(Bloomberg Opinion) -- Of the 21.4 million nonfarm payroll jobs that disappeared in the U.S. from mid-February to mid-April, 17.6 million, or 86%, were in the six lowest-paid (as measured by average weekly wages in February) of the 11 supersectors into which the Bureau of Labor Statistics divides our economy. In May, those supersectors together added 3 million jobs, or well more than the 2.5 million in job gains reported overall on Friday.
In the five highest-paid supersectors, the pandemic-induced job losses were generally less severe, but only two saw job gains in May.
I should note that the nonfarm payrolls data doesn’t actually include government workers’ earnings, but other surveys definitely put them on the higher-wage side. The sector’s job losses have been almost entirely at the state and local level, where governments can’t just borrow to make up for big declines in tax revenue.
I should also note that construction and manufacturing aren’t exactly low-wage industries. Their workers had higher weekly earnings in February than the private-sector average. But they do share with the lower-wage supersectors the characteristic that their workers generally can’t do their jobs from home — and the most important factor determining job security in the early days of Covid-19 seems to have been whether you can work remotely. In general, the people who can do that are white-collar workers with college degrees. Not surprisingly, data from the Census Bureau’s new Household Pulse survey indicates that less-affluent Americans have taken bigger hits to employment income since mid-March than more affluent ones.
The positive side to this, from a macroeconomic point of view, is that people who had lots of money to spend before still have a reasonable amount to spend — as witnessed by the remarkable recovery in mortgage applications reported this week. It also meant that people who had barely enough to get by to begin with suddenly had less, but that making them whole didn’t have to cost all that much. And it does seem like the various congressional efforts to replace the incomes of those who lost their jobs because of the coronavirus have mostly succeeded. Here’s another chart from the Household Pulse survey:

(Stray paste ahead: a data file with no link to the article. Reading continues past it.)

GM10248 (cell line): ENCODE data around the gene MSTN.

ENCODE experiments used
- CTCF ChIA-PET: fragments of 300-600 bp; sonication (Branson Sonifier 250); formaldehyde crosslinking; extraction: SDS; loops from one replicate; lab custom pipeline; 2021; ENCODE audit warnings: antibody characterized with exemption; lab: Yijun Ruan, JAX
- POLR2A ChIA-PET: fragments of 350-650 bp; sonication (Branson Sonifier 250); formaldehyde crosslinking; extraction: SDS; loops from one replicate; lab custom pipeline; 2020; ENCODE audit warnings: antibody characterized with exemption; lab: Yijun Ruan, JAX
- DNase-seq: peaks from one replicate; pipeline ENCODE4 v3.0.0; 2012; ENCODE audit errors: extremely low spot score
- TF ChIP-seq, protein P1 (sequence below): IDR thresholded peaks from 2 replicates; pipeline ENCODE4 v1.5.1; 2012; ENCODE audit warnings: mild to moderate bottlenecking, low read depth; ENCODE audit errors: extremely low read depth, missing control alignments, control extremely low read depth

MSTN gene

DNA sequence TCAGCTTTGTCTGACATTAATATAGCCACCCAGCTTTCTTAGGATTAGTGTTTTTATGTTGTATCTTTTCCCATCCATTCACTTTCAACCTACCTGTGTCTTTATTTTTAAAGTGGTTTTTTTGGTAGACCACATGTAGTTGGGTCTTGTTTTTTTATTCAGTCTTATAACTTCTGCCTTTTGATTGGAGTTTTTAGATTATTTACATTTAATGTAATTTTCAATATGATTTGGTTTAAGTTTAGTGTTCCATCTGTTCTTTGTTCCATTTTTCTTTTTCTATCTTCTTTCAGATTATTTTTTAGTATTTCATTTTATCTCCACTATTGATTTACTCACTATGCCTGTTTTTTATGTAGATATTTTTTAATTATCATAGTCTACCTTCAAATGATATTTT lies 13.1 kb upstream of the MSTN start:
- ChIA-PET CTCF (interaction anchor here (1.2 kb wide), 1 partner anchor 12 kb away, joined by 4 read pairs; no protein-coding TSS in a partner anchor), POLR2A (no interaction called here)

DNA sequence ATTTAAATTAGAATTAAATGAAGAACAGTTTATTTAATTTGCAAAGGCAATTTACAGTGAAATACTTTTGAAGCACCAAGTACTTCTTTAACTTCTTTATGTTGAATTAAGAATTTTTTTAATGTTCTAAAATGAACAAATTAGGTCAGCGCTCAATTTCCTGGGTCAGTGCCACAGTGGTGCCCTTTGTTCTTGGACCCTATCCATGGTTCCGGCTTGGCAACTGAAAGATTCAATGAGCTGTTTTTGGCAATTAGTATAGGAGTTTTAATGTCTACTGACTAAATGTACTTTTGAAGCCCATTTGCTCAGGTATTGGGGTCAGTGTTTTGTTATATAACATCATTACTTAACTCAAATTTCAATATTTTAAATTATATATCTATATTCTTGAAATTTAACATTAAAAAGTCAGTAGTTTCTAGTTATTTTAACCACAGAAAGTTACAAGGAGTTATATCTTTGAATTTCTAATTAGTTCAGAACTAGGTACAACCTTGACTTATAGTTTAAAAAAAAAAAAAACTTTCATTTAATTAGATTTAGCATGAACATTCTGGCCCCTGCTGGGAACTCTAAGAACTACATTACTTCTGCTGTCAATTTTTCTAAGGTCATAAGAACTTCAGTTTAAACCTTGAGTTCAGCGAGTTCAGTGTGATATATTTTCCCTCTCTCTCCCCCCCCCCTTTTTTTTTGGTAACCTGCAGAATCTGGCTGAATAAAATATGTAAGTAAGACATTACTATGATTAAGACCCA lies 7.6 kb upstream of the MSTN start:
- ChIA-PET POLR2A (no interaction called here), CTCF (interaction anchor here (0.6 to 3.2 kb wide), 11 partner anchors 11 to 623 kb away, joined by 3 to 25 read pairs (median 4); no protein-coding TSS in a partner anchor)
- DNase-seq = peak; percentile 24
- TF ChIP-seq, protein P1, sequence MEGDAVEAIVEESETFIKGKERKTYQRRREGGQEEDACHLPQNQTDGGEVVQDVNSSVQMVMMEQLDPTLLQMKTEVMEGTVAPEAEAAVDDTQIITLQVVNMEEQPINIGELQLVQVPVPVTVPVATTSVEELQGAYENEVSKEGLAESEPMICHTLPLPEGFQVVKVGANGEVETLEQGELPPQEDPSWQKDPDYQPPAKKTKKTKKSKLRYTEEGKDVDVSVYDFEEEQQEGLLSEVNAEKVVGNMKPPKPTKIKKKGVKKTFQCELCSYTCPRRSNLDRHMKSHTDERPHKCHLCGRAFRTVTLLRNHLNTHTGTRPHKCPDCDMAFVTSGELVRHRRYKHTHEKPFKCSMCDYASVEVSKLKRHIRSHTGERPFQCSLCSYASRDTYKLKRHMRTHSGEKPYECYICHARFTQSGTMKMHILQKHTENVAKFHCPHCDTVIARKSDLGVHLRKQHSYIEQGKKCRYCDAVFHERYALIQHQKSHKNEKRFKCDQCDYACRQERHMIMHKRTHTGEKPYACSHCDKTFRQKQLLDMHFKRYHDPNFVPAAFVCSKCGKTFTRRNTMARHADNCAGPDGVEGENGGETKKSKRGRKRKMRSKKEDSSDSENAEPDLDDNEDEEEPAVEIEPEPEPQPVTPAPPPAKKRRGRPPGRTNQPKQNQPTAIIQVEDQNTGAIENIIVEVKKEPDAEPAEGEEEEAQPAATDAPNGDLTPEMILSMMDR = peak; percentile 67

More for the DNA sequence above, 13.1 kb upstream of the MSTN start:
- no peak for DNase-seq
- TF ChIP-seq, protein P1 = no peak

Yes, it’s crazy and alarming that 15.2% of American households making less than $75,000 a year (median household income in 2018 was $63,179) report sometimes or often not having enough to eat, but given the spectacular rise in unemployment the increase in food insecurity over the course of the pandemic doesn’t seem all that big.
Now, millions of low-wage workers are going back to their jobs. But even more millions aren’t, at least not yet. The employment recovery is definitely not looking like a V just yet. A reverse check mark, maybe. Or a backwards square root symbol, if you prefer:
Meanwhile, the picture for a lot of high-wage sectors (and for the higher-wage managerial workers in some low-wage sectors, who were initially less likely to lose their jobs than front-line workers) remains quite murky. March and April saw an unprecedented experiment in shutting down much of the country, which brought declines in economic activity of a scale and speed never before seen. The jobs data for May indicates that the U.S. is already starting to climb out of that, but continuing to see some of the more conventional signs of economic dislocation, such as mass layoffs at corporations and state and local governments that aren’t bringing in enough income to pay the bills. One telling indicator from the household-survey-side of the May employment report: even as the headline unemployment rate went down from 14.7% to 13.3%, the number of permanently unemployed (that is, those not reporting being on a temporary layoff) rose.
In other words, we may have just emerged from the sharpest and shortest recession ever. But without some luck — and probably a lot of continued help for the unemployed, as well as for state and local governments — it’s possible that the early part of the recovery will feel more like a recession for many Americans than the actual recession did.
This column does not necessarily reflect the opinion of the editorial board or Bloomberg LP and its owners.
Justin Fox is a Bloomberg Opinion columnist covering business. He was the editorial director of Harvard Business Review and wrote for Time, Fortune and American Banker. He is the author of “The Myth of the Rational Market.”
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